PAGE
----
People Who Work From Home Get More Stuff Done

I love my coworkers, but I love working from home more--I don't have to get up as early, no traffic, and no bra--what could be better? Add to the many benefits of working from home that a recent study found people who work from home are more productive and I might never step foot inside an office building again. Sure, I might be so removed from human contact that I'd forget how to interact with people entirely, but, sweatpants.

A piece published yesterday in the Harvard Business Review details the aforementioned study, conducted by Nicholas Bloom and John Roberts of Stanford University. The study took employees from Ctrip, China's largest travel agency, who had been employed at the agency for at least six months in either the hotel or airfare divisions. Of the 508 eligible employees, 255 volunteered to work from home, and after a lottery draw, half were chosen to work from home for nine months while the other half remained the control group.

Both groups worked the same shifts, at the same time, with the same managers and used the same software (which keeps detailed records of the times employees are actually working). The study found that performance for the WFH group increased by 13% and participants were also more productive per minute. Surveys distributed after the experiment attributed this efficiency increase to less breaks and sick days and less noise distractions. The group's turnover rate also decreased by half, with employees reporting less work exhaustion and higher overall satisfaction. Yay! The group who stayed in the office showed no change in performance.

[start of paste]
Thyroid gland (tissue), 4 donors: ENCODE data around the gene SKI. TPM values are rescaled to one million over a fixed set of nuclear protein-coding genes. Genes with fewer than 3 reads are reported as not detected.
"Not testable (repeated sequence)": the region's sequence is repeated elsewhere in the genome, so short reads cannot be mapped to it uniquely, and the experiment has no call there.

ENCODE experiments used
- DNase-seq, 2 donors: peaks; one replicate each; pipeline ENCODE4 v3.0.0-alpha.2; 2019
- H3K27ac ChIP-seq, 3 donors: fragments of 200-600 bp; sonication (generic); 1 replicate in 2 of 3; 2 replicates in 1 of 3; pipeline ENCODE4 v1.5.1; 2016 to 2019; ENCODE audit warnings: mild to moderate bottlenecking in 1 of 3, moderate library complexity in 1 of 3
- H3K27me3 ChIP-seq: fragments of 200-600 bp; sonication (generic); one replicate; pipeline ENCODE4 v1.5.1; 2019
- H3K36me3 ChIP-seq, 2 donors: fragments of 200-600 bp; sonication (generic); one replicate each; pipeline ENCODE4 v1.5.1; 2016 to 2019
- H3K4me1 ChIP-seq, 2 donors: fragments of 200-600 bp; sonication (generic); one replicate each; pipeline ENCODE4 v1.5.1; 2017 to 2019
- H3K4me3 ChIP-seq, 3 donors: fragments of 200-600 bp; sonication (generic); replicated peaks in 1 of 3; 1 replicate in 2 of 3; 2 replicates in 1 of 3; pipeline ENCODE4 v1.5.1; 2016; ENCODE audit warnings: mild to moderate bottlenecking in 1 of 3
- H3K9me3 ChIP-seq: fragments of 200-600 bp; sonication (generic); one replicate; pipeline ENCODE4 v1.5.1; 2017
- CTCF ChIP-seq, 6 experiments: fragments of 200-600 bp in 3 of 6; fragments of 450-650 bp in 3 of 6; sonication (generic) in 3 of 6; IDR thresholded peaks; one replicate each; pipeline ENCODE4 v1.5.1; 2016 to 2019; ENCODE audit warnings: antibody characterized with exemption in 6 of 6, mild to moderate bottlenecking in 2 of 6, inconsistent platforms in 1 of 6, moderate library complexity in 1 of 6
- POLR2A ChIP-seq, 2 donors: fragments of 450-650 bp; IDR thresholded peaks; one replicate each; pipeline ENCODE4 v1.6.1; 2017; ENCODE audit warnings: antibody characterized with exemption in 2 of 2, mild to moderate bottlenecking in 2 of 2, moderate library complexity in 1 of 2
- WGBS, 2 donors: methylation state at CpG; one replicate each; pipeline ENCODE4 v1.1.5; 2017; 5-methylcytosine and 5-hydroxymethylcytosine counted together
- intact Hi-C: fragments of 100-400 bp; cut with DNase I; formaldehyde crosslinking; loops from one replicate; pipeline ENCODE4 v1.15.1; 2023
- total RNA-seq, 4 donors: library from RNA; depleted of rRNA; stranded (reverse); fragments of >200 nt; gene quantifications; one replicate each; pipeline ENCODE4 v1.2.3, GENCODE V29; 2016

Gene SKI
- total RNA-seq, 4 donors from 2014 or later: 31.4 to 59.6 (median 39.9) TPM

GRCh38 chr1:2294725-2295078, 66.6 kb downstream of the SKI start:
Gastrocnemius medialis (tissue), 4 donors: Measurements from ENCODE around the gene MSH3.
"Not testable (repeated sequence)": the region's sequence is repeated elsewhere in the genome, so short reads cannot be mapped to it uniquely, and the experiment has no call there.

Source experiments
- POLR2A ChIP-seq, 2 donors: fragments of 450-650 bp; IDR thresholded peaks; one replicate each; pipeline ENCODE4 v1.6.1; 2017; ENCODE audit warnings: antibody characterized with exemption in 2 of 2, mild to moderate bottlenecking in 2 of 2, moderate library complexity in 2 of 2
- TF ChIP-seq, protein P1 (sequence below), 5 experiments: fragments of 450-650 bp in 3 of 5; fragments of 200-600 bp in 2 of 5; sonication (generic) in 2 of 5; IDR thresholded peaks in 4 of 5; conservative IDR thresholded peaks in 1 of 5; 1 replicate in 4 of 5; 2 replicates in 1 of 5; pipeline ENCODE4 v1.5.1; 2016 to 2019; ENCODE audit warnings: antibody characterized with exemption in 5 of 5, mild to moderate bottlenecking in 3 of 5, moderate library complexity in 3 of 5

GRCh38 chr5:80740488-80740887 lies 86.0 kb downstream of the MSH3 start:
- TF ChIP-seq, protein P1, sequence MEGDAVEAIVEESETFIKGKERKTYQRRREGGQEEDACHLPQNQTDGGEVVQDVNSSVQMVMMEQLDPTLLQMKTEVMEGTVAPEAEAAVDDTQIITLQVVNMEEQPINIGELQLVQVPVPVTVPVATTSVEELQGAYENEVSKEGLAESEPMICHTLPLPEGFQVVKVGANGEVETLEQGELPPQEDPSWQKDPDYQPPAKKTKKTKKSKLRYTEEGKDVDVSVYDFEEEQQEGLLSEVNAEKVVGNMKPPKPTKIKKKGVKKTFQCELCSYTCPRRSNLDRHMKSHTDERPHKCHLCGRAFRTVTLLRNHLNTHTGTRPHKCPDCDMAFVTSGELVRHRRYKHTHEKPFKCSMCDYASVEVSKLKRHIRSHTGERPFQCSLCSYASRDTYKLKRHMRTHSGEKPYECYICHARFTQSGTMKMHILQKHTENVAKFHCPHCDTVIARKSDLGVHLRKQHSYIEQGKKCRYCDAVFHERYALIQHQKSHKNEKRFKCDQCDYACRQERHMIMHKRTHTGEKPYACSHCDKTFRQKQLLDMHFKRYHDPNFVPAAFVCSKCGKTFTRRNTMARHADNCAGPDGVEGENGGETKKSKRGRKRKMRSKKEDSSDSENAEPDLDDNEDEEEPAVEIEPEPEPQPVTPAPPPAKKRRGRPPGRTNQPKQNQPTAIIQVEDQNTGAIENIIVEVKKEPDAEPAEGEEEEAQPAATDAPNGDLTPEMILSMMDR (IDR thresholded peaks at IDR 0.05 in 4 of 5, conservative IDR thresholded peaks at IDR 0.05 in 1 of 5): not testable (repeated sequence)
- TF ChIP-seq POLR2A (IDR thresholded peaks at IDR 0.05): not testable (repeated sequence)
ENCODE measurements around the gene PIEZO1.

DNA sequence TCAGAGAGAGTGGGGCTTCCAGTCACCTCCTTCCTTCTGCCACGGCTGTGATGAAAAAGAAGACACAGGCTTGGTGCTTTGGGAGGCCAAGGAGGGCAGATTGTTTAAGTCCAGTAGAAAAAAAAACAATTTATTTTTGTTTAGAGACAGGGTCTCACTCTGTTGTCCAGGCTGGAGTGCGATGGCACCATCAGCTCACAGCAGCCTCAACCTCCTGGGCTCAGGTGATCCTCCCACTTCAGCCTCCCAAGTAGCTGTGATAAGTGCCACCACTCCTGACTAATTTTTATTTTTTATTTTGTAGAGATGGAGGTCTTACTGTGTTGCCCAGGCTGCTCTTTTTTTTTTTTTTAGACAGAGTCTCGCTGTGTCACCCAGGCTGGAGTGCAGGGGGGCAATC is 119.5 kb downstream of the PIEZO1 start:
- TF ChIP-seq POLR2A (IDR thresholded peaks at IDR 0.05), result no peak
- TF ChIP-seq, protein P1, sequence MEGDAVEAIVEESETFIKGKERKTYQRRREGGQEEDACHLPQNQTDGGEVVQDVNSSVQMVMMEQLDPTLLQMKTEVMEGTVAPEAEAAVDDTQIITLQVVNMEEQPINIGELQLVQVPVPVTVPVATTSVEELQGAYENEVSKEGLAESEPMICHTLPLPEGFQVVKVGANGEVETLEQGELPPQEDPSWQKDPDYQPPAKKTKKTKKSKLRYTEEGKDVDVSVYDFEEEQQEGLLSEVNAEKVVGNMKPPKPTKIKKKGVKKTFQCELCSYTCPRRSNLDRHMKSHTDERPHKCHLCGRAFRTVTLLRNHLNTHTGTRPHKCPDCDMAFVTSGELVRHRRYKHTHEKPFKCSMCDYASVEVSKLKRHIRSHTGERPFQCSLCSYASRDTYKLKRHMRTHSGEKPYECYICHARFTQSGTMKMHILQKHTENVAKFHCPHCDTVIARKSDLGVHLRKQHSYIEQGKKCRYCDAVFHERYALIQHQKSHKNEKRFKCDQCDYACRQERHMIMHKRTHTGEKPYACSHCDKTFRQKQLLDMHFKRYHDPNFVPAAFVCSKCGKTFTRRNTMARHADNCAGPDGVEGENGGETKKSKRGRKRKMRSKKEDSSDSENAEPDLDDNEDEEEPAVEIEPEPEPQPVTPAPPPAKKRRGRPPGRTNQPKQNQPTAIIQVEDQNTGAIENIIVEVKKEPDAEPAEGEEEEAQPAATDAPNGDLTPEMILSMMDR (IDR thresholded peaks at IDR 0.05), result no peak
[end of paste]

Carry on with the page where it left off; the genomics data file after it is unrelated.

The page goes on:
Ctrip was so pleased with the results that they introduced the option of working from home to all their employees. Surprisingly, half of the WFH-ers decided to go back to the office, citing loneliness, and three quarters of the control group stayed in the office. But who needs people when you can have pizza?? C'mon, people. Let's not lose sight of what's important.

What I found especially interesting were the conclusions drawn about the types of people who choose to work from home versus on-site. They believe that since previous studies on the benefits of working from home didn't randomize selection, it indicated that people who elected to telecommute were more driven and focused, while the employees who stayed in the office did so because they were more easily distracted and didn't know if they could get the same amount of work done, what with the TV and the fridge being right there. I totally understand--there was an SVU marathon on USA last Tuesday when I was trying to write. I may or may not have left it on in the background.

So although working from home has its pros and cons and its efficacy probably varies from person to person, the researchers' advice was this:

"Firms--at the very least--ought to be open to employees working from home occasionally, to allow them to focus on individual projects and tasks...We think working from home can be a positive experience both for the company and its employees."

Therefore, I hereby decree that all Fridays shall now be National Work From Home Day. Is it too late for me to run for President?

Images: Bustle Stock Photo; super-katy-blog/Tumblr; Giphy (3)